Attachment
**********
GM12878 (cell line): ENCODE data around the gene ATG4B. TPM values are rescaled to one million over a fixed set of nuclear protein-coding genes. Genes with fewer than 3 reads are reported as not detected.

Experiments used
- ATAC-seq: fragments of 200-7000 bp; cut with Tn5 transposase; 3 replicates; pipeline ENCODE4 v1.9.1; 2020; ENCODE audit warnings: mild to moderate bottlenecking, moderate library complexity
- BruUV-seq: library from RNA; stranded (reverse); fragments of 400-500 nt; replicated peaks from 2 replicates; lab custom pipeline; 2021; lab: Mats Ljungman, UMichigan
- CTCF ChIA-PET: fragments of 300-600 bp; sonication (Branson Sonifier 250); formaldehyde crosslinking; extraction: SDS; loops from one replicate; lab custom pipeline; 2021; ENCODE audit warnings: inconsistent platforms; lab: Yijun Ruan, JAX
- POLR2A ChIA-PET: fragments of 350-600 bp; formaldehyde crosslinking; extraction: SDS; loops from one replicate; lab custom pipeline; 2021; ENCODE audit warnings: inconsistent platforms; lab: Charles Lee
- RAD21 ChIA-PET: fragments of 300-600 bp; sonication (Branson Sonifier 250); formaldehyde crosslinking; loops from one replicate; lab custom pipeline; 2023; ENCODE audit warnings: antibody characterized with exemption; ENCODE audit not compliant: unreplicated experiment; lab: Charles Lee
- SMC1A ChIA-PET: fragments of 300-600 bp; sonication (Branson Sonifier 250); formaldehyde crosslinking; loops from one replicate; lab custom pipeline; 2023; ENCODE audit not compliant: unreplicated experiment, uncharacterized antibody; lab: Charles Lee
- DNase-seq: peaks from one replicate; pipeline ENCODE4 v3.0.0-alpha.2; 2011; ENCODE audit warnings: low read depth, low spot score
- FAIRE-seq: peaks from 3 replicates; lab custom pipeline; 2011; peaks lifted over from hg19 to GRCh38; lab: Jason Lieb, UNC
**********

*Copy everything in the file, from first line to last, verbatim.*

GM12878 (cell line): ENCODE data around the gene ATG4B. TPM values are rescaled to one million over a fixed set of nuclear protein-coding genes. Genes with fewer than 3 reads are reported as not detected.

Experiments used
- ATAC-seq: fragments of 200-7000 bp; cut with Tn5 transposase; 3 replicates; pipeline ENCODE4 v1.9.1; 2020; ENCODE audit warnings: mild to moderate bottlenecking, moderate library complexity
- BruUV-seq: library from RNA; stranded (reverse); fragments of 400-500 nt; replicated peaks from 2 replicates; lab custom pipeline; 2021; lab: Mats Ljungman, UMichigan
- CTCF ChIA-PET: fragments of 300-600 bp; sonication (Branson Sonifier 250); formaldehyde crosslinking; extraction: SDS; loops from one replicate; lab custom pipeline; 2021; ENCODE audit warnings: inconsistent platforms; lab: Yijun Ruan, JAX
- POLR2A ChIA-PET: fragments of 350-600 bp; formaldehyde crosslinking; extraction: SDS; loops from one replicate; lab custom pipeline; 2021; ENCODE audit warnings: inconsistent platforms; lab: Charles Lee
- RAD21 ChIA-PET: fragments of 300-600 bp; sonication (Branson Sonifier 250); formaldehyde crosslinking; loops from one replicate; lab custom pipeline; 2023; ENCODE audit warnings: antibody characterized with exemption; ENCODE audit not compliant: unreplicated experiment; lab: Charles Lee
- SMC1A ChIA-PET: fragments of 300-600 bp; sonication (Branson Sonifier 250); formaldehyde crosslinking; loops from one replicate; lab custom pipeline; 2023; ENCODE audit not compliant: unreplicated experiment, uncharacterized antibody; lab: Charles Lee
- DNase-seq: peaks from one replicate; pipeline ENCODE4 v3.0.0-alpha.2; 2011; ENCODE audit warnings: low read depth, low spot score
- FAIRE-seq: peaks from 3 replicates; lab custom pipeline; 2011; peaks lifted over from hg19 to GRCh38; lab: Jason Lieb, UNC